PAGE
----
The focus of the newly passed farm bills is rightly on surplus management, as India has transitioned from a food deficit nation to a surplus one. Prime Minister Narendra has reiterated that farmers will benefit from the changes.
Amitabh Kant, NITI Aayog CEO, wrote in ET that with the passing of the agricultural ordinances, India’s agriculture sector has finally been unshackled and set on the path towards modernization. Kant points out that little effort was made in developing infrastructure for collection close to the farm gate. There were not enough incentives for investments across the cold chain and the food processing industry. He attributes this to policy which actively discouraged aggregation of produce and bargaining power of farmers.
With the new ordinances, he says India’s focus is rightly on surplus management. First, the local mandi system was in need of competition. Farmers required multiple avenues to sell their produce to wholesale and retailers, which the Agriculture Produce Marketing Committee (APMC) system discouraged. Second, contract farming needed an enabling framework to boost backward linkages with the food processing industry, Kant said. He explains that contract farming would allow farmers to plan investment decisions with assured income in the form of an enforceable contract. Kant adds that the regularity with which the Essential Commodities Act was invoked discouraged investments in the cold chain.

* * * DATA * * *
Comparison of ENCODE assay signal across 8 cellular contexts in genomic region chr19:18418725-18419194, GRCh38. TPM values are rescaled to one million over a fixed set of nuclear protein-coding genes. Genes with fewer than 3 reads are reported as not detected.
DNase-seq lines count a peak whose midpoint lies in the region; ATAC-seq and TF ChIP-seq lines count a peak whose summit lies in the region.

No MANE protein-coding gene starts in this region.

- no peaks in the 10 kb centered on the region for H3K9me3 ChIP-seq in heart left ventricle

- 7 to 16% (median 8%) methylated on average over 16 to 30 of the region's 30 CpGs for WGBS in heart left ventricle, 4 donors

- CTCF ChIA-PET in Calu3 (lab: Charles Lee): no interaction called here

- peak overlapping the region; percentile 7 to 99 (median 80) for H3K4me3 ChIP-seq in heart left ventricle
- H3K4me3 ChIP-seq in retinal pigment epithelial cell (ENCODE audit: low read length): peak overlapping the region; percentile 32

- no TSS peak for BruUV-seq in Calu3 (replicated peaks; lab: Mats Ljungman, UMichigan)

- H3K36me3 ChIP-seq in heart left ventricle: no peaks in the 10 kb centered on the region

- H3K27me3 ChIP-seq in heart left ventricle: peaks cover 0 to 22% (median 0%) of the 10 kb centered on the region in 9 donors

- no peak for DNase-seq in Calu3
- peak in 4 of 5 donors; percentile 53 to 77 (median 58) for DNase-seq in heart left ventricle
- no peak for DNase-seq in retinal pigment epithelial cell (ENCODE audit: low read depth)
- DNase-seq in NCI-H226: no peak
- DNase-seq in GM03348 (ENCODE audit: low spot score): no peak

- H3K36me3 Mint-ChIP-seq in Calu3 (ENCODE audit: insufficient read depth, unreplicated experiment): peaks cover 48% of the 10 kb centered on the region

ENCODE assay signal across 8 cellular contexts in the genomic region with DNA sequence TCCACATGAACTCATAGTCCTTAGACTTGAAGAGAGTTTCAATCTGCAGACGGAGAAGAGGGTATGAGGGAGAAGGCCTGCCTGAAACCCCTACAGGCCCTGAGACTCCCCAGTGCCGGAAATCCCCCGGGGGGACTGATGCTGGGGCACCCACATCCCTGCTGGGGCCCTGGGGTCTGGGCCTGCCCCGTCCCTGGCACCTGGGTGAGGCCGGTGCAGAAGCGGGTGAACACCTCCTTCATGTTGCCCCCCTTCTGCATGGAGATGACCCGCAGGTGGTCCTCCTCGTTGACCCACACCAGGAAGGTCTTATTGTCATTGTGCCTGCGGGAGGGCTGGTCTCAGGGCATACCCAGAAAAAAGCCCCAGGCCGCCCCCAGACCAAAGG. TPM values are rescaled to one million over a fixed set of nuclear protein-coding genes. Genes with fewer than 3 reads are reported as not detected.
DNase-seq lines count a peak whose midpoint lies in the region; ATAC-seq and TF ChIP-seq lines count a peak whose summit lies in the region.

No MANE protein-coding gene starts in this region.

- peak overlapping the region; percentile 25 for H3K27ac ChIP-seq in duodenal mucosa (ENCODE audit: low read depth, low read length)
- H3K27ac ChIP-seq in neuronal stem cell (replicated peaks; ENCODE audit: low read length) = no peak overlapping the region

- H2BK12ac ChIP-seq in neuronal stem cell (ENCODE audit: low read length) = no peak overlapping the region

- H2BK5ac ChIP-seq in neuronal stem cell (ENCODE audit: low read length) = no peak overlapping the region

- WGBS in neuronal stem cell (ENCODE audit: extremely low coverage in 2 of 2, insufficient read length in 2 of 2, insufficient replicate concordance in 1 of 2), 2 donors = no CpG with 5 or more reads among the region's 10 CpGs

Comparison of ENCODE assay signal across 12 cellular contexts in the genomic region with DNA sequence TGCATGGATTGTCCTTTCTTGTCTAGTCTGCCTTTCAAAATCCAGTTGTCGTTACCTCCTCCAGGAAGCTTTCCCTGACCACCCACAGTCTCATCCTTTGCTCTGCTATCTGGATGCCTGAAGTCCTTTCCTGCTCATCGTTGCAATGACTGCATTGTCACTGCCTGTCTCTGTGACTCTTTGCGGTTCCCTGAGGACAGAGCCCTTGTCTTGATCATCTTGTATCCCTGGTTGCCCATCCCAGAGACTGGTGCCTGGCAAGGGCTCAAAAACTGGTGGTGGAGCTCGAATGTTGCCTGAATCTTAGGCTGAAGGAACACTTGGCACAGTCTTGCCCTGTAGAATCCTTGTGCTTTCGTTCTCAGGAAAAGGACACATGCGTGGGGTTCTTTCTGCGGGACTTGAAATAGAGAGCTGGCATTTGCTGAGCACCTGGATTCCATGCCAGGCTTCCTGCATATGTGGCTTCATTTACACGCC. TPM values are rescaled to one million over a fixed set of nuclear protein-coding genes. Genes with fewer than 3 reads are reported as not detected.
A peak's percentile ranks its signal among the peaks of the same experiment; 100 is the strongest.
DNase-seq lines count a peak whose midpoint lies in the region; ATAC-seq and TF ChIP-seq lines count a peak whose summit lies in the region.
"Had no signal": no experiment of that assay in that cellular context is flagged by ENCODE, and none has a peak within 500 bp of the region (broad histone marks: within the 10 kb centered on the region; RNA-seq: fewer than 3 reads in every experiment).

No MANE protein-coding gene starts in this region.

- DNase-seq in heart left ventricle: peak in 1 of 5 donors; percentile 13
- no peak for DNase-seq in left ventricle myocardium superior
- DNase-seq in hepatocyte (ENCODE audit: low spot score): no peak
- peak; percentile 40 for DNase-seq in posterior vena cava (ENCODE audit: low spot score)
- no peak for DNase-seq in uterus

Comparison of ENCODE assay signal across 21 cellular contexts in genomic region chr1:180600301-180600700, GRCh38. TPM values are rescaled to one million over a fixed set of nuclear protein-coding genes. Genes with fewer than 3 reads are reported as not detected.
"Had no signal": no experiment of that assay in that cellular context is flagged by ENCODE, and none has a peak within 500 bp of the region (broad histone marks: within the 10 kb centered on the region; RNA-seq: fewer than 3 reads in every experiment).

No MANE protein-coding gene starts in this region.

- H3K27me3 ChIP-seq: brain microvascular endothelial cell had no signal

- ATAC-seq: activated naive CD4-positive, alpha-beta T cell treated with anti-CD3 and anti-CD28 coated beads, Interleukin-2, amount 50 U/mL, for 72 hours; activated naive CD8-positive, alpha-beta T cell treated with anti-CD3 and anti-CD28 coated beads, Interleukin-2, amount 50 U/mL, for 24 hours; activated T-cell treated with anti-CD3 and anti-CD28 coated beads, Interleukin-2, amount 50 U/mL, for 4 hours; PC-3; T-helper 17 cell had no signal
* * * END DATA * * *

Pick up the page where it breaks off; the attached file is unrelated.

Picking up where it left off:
Kant says farmers, through the new ordinances, will be able to enter into agreements with food processors to grow processable varities and sell them at assured prices. The farmers will not be restricted in regards to whom and where to sell their produce. Moreover, the farmers can also enter into agreements with farm service providers. Kant explains that policy action in agriculture must be seen in conjunction with the initiatives taken in the manufacturing sector. He points out that production linked incentive schemes, the tabling of three labor codes in the Lok Sabha that rationalize the myriad labor laws at the central level, a thrust on ease of doing business and inviting foreign investment are aimed at generating jobs in manufacturing. Investments in infrastructure will further drive non-farm job creation and the development of food processing industries creates rural and non-farm jobs.